The human family is a complex, dynamic structure comprised of individual parts and relationships which develop and function autonomously, but also as a whole. This 3D sculpture contemplates the complex nature of human families and their evolution over generational time. Lives explores familial relationships and how time influences both the development of the individual and the family unit.
Here is my Independent Project Documentation.
The human family is a complex, dynamic structure comprised of individual parts and relationships which develop and function autonomously, but also as a whole. “Lives”, created by Simone Roth, contemplates the complex nature of human families and their evolution over generational time.
This 3D sculpture depicts the interconnectedness of individuals within extended families using dynamic quality of families using static images within the context of the family tree schematic. The film canisters are translucent and symbolize the fact that the identity of members in a family are rarely seen clearly by other family members. The photographic negatives, which have rooted the tree branches, represent the duration of time from the earliest photos to the most recent ones since photographic negatives were traditionally contained within these plastic film canisters before the age of digitization.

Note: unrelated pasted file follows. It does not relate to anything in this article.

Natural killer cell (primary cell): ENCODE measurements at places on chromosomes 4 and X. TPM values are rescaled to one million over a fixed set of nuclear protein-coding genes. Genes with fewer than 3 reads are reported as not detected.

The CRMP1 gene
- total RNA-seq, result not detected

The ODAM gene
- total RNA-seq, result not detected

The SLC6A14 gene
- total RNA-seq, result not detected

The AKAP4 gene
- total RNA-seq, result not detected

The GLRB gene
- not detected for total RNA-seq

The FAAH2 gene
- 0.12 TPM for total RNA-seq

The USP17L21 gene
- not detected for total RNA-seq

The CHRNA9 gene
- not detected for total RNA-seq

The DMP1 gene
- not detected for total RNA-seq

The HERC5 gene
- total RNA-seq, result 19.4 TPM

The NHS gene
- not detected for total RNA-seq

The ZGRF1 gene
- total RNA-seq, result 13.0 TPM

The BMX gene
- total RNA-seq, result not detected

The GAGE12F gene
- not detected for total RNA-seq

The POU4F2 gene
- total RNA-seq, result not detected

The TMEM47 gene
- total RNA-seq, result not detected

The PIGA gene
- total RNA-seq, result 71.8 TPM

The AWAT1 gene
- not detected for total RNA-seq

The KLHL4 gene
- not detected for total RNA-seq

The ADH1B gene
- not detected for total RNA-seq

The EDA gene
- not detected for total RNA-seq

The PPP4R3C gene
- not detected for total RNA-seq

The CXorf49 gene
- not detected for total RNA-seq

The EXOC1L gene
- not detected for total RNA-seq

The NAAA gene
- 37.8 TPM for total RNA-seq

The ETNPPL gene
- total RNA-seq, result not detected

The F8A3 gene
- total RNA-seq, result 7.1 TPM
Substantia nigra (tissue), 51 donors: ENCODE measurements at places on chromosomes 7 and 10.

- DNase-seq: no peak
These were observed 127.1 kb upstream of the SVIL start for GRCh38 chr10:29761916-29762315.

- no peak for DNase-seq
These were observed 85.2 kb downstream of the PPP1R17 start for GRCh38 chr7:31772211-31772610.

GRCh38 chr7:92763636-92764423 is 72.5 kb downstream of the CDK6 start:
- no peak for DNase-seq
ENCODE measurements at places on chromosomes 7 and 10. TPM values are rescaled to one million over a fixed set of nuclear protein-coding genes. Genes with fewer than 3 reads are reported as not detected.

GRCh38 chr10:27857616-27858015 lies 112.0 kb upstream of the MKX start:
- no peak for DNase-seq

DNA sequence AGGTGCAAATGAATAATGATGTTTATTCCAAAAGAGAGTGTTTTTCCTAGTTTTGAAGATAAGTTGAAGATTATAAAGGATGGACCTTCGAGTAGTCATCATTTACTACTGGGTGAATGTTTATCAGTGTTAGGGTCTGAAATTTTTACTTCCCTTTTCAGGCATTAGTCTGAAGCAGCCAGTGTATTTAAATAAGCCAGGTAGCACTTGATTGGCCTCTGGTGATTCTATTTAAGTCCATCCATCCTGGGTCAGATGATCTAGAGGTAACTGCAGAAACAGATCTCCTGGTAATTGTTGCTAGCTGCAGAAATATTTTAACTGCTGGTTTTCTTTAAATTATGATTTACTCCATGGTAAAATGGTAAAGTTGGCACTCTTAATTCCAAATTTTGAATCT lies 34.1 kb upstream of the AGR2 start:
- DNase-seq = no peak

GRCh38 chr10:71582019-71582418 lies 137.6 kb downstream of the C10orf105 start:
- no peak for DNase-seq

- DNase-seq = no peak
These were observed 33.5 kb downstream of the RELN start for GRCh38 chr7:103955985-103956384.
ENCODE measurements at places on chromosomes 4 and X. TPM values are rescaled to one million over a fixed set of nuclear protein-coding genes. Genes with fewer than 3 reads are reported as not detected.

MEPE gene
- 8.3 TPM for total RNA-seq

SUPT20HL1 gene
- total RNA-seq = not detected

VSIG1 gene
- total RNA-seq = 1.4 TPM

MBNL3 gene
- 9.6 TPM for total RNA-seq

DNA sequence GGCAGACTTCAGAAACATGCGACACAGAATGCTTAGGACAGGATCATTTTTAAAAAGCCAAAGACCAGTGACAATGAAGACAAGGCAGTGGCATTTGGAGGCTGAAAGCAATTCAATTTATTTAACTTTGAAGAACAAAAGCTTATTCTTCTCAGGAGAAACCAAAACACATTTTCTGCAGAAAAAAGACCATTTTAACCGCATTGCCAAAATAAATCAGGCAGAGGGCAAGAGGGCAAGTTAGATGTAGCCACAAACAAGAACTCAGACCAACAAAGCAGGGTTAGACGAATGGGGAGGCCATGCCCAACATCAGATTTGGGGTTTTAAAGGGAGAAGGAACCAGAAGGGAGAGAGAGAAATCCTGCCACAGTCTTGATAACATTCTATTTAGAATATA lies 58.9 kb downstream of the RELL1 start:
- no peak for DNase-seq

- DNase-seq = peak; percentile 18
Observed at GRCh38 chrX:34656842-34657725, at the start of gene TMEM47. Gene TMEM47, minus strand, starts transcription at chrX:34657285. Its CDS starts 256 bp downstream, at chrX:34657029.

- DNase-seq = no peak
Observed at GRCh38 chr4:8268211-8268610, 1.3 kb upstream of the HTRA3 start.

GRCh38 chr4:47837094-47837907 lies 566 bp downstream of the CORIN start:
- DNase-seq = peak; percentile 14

“Lives” explores how the part and whole relationships exist within the structure of the human family and that time influences both the development of the individual and the family unit.
The TIFF Kids digiPlaySpace is once again on display at the TIFF Bell Lightbox for it’s third year, and is an interactive and kid-friendly learning space full of technology and games. In this years exhibit, kids have the opportunity to use a wide variety of technologies (green screen, controllers, apps, etc.) and be creative in what we could call “a new media playground”.
Before our visit, we had the opportunity to listen to Nick Pagee who curated the 2014 showcase at TIFF. He is also a New Media graduate and discussed his duties as the curator for this show. I thought it was interesting that Nick travelled to Europe and overseas to see other kid-friendly digital play space shows as he tried to remodel something similar for the people of Toronto.
The digiPlaySpace is running for another 3 weeks, and I would highly recommend this place for a morning or afternoon of fun with your younger kids. It was nice to see that all of the technology that we are using in our classes and projects has a place in the “real-world”, and that there is a wide variety of opportunities for us when we graduate, depending on our individual interests!